War Veteran: Eleven Secrets From the 1979 Sino-Vietnamese War
As the Qingming Festival, also known as tomb-sweeping day, drew near, a veteran who fought in the 1979 Sino-Vietnamese War disclosed on bbs.tianya.cn eleven unpublished facts and opinions about what he experienced during the war.
He claims to be a newspaper editor who became a soldier when he was 16. He was wounded and disabled by the time he was 19. He said that he has been lobbying and appealing for legal rights for disabled soldiers over the past several years.
The veteran said that he wanted to talk about his experiences during the war because he didn’t find that current articles about the war were authentic enough and he wanted to set the record straight. He also admitted that he was not an expert on the war and wanted merely to share his experiences and feelings. Following is a summary of what he wrote.
The Narrative of the Grieved Veteran
1. The reason the war started has never been explained in an open, authoritative, or convincing way. The then Director of the General Staff and Operations Department, Zhang Sheng, states in his books “Coming out of the War” and “The Last Secret Agent in China” that not even the then-Minister of Defense knew why the authorities felt the need to launch the war.
2. Although China had absolute advantage in the number of troops and firepower, the goal of eliminating the two most powerful Vietnamese divisions 316A and 316B was not reached.
3. Advanced equipment was for decoration only. Back then, China had modern airplanes, tanks, and missiles but the commander was not familiar with combined operations and hence the equipment wasn’t used as effectively as it could have been. For example, when a blockade could be accomplished using an airplane, an infantry regiment was sent instead.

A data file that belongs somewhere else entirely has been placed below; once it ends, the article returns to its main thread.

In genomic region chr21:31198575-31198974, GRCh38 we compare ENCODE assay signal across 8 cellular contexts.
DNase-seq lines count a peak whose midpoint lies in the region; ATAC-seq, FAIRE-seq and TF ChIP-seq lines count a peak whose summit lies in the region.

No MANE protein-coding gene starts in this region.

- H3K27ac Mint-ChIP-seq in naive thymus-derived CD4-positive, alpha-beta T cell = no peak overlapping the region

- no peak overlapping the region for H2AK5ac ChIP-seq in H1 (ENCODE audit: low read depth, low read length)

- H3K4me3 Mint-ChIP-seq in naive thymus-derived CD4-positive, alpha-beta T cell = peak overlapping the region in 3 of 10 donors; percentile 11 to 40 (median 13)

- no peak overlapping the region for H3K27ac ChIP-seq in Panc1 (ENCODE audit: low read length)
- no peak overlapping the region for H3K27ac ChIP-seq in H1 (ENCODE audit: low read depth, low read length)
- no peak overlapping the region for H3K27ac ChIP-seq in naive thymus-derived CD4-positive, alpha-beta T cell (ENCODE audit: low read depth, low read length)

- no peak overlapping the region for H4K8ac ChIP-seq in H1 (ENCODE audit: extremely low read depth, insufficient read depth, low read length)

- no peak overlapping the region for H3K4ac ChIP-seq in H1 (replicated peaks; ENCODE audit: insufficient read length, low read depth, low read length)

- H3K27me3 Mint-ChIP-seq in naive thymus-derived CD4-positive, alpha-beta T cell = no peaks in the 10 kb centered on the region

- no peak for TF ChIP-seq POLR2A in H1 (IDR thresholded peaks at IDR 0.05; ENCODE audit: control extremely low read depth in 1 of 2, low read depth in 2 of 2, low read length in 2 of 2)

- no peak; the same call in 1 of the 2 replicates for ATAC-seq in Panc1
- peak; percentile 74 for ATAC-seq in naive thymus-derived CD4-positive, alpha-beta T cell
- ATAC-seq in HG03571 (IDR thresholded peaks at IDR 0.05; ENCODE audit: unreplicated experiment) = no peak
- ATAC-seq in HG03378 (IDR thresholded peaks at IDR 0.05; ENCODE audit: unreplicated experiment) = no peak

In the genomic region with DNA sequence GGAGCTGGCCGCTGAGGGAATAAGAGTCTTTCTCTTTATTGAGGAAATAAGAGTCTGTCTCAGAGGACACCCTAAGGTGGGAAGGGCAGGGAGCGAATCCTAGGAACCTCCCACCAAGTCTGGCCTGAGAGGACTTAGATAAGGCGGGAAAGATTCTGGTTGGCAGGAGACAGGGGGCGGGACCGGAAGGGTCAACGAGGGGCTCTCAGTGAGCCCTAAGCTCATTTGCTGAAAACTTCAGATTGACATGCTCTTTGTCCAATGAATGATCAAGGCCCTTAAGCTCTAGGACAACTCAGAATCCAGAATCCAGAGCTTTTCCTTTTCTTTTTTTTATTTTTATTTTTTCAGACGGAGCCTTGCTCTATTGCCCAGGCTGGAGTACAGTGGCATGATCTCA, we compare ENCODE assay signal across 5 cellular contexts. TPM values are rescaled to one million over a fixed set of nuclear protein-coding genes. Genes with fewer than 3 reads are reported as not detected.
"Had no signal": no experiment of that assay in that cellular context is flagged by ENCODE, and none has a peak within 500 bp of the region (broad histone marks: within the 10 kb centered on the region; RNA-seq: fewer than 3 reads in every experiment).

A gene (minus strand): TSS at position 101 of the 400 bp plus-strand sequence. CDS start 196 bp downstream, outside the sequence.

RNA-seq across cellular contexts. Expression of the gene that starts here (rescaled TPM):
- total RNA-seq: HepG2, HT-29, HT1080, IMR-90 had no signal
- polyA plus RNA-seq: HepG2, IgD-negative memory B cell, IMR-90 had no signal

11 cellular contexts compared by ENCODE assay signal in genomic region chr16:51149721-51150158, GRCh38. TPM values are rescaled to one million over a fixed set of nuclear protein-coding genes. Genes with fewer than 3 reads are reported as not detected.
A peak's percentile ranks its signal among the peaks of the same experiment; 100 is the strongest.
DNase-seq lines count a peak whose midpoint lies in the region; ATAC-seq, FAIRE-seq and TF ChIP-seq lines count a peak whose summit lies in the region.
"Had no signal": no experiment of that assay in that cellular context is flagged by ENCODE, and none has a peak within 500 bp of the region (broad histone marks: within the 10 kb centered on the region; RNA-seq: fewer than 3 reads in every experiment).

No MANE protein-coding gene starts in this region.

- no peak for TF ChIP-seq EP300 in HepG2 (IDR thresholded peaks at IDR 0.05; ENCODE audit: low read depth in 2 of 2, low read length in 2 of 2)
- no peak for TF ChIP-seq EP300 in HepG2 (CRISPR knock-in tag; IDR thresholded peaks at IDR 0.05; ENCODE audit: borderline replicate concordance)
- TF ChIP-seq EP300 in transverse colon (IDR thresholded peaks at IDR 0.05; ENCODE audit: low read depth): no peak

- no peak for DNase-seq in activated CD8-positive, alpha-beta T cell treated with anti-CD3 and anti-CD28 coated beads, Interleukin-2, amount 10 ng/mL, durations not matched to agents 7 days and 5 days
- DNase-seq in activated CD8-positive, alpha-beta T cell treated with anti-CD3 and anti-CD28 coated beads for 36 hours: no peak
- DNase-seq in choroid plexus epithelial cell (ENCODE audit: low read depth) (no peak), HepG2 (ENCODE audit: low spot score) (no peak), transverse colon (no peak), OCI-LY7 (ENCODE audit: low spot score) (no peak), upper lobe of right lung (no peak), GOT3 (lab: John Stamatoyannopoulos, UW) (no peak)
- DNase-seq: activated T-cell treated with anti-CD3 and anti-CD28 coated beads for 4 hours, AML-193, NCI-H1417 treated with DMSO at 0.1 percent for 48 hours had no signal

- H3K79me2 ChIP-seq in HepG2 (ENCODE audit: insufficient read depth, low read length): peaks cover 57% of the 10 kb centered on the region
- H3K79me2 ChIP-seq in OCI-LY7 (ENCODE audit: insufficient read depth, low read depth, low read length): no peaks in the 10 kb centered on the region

4. Terrible logistical support. The veteran said he was injured on February 19, 1979, but didn’t receive medical attention until February 27. He had only a sulfonamide antibiotic pill so the wound festered and eventually one of his toes had to be removed. Many soldiers went to war without basic first aid training. They didn’t know how to stop bleeding and hence some soldiers bled to death from not-so-severe wounds after being hit by landmines.
5. No strategy on how to mount an attack. When the war started, our troops walked into the battlefields like it was a military parade. I remember looking out and seeing our troops visible all over the mountains and plains. I was very angry and told the chief of staff, “Even a boy scout leader from a village could do a better job of commanding.” Our enemy could easily launch mass attacks at us, and cause huge casualties.
6. No control over light artillery and limited use of heavy artillery. There was so much control on the heavy artillery, such as 152 mm and 130 mm guns, that approval by the General Staff Department had to be obtained before use. Nonetheless, the number of soldiers ordered to charge the enemy lines was not limited.
7. Non-stop incidents of self-mutilation. To avoid going to war, some of the soldiers in Vietnam shot their own legs.
8. Compensation for wounded soldiers harkened back to Civil War time. The policies were completely outmoded. After I was injured, they only gave me 15 yuan (less than US $1.80), which is the standard of Huaihai Battle (1948-1949). It’s 1/100,000 of the U.S. and U.K. standard during that same period. I don’t think the difference in GDP between developed countries and China was that large back then.